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10 Best American Cities For Cycling (PHOTOS)

Posted: 03/25/2012 12:06 pm

Pedaling through a major U.S. city is not just the province of daredevil bike messengers. With warmer weather and rising gas prices, there's never been a better time to hop on a bicycle, especially while you're on vacation.

"It's also a way to really be local," suggests Nicole Freedman, Director of Bicycling Programs for the city of Boston, "because when you bike you can stop wherever you want, you can talk to people."

Along with established or in-the-works bike shares, our Top 10 Cities for Cycling, all with populations over 100,000, feature an abundance of great rental shops, municipal bike racks, exciting trails, and dedicated bike lanes.

Katie Adamson of Visit Denver says that the 300,000 rides logged during the two-year (and counting) lifespan of Denver's bike-share program have translated into 13.5 million burned calories, a $990,000 savings on gas and parking, and 1.1 million pounds of greenhouse gases avoided. Yep, biking is good for our health, our pocketbooks, and our planet. And as you'll see in the photos below, it actually looks like fun.

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  • Chicago

    In his first year as mayor of America’s third largest metropolis, Rahm Emanuel laid out ambitious plans to “make <a href="" target="_hplink">Chicago</a> the most bike-friendly city in the country.” To that end, “Rhambo” has proposed a 500-mile network of bike paths, with at least one path within a half-mile of every Chicago resident. In the meantime, the city already boasts over 12,000 bike racks, more than any other U.S. city, and one of the best dedicated urban bike paths around: The 18.5-mile Lakefront Trail takes bikers through several popular parks and attractions, with sweeping skyline views around every bend. Several high-capacity bike parking areas are located throughout the city, including many of the city’s rail stations and at Millennium Park, where the state-of-the-art <a href="" target="_hplink">McDonald’s Cycle Center</a> even offers showers and lockers. And when it comes to bike-share programs, things have never looked brighter for the Windy City: A system launched in 2010 by <a href="" target="_hplink">Chicago B-cycle</a> consists of seven self-service bike rental stations at several popular Lakefront locations, and the city recently contracted with Alta Bicycle Share to make a whopping 3,000 bikes available at 300 solar-powered, self-service stations this summer. <strong>Bikeable Miles</strong> 117 miles of on-street bike lanes, more than 30 miles of marked shared lanes, and dozens of miles of off-street paths (including the Lakefront Trail) <strong>Rent a Bike</strong> <a href="" target="_hplink">Bike and Roll Chicago</a> has been operating on Chicago's lakefront for 19 years at top Chicago destinations such as Millennium Park, Navy Pier, Wabash & Wacker (across from Trump Tower), North Avenue Beach, and historic Hyde Park (President Obama's neighborhood). Rates for one of their new Trek models start at $10/hour and $35/day (save $5 on the daily rate by booking online). The same company operates Chicago B-cycle, with rates starting at $5/hour and increasing by $2.50 every half hour; after 4 hours, the $20/day rate applies. <strong>Try this Route</strong> “Though a bit off the standard tourist track, the Illinois Institute of Technology has world-class architecture that definitely makes a worthwhile visit…” suggests Jeremy Rothschild, director of marketing for Chicago B-cycle. “The campus boasts several buildings designed by Mies van der Rohe, Rem Koolhaas, and Helmut Jahn.” From Grant Park, travel south along the Lakefront Trail and make a right at East 31st Street, then continue a mile to the IIT campus, home of two B-cycle bike-share stations. Photo: City of Chicago/GRC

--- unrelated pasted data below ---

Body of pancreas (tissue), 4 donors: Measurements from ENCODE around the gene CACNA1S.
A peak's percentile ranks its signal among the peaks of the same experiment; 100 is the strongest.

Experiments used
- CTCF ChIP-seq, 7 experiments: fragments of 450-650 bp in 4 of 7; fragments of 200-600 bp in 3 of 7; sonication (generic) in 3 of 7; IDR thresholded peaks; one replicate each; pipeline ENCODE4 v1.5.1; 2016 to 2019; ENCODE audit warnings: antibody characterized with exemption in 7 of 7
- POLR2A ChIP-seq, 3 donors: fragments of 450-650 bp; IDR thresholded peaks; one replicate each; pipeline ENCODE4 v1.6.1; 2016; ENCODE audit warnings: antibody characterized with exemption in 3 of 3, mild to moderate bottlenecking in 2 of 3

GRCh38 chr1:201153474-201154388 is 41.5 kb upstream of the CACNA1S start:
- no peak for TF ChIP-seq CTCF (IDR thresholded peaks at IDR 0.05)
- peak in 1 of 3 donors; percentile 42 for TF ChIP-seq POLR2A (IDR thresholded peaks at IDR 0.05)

• Austin